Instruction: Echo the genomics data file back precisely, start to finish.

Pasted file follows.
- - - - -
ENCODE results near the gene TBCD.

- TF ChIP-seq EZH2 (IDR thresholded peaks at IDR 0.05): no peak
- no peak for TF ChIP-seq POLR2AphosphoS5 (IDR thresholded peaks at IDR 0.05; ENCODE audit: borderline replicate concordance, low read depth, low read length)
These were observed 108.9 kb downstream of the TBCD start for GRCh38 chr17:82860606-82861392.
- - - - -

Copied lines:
ENCODE results near the gene TBCD.

- TF ChIP-seq EZH2 (IDR thresholded peaks at IDR 0.05): no peak
- no peak for TF ChIP-seq POLR2AphosphoS5 (IDR thresholded peaks at IDR 0.05; ENCODE audit: borderline replicate concordance, low read depth, low read length)
These were observed 108.9 kb downstream of the TBCD start for GRCh38 chr17:82860606-82861392.